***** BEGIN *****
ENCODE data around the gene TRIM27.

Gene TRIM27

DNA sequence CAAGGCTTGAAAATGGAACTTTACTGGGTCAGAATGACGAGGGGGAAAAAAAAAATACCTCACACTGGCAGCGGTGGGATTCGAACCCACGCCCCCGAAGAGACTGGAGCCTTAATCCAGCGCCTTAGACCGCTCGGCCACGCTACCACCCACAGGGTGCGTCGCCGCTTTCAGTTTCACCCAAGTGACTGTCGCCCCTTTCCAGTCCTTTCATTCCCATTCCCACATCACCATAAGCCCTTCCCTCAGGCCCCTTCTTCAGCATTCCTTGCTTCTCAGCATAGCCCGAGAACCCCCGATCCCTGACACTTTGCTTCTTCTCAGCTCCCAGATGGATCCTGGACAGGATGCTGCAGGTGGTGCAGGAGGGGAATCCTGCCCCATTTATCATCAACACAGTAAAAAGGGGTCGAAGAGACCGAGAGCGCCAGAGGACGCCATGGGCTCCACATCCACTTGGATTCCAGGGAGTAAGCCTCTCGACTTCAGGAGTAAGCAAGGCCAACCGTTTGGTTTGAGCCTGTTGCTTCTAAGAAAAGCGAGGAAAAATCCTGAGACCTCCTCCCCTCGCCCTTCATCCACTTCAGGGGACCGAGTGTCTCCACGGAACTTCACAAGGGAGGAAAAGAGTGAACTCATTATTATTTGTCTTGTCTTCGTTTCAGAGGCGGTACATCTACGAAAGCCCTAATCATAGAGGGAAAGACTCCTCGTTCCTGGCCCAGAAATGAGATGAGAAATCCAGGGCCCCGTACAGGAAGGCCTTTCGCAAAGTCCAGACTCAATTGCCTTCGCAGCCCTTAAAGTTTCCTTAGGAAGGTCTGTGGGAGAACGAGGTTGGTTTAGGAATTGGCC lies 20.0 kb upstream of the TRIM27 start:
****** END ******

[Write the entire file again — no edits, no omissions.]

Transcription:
ENCODE data around the gene TRIM27.

Gene TRIM27

DNA sequence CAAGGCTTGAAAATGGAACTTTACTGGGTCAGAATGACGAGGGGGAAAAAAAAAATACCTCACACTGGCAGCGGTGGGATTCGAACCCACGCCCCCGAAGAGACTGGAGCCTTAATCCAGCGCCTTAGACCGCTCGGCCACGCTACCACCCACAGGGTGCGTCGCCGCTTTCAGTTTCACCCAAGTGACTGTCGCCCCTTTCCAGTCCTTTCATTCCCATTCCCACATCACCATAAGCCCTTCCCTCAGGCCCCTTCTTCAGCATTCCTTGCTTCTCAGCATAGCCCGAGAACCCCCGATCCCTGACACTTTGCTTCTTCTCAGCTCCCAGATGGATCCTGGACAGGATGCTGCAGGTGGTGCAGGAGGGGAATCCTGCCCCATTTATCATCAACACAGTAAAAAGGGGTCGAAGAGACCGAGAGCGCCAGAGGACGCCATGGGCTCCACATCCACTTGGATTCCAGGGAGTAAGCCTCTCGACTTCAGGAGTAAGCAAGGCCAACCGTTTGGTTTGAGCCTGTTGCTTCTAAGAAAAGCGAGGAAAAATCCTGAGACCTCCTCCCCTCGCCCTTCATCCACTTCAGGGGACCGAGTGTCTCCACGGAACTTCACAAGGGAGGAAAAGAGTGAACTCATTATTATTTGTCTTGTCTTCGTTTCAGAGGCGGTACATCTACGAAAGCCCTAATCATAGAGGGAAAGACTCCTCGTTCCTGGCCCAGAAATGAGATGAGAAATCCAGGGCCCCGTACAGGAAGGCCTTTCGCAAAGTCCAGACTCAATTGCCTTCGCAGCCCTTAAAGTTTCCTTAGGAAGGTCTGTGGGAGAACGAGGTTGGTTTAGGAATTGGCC lies 20.0 kb upstream of the TRIM27 start: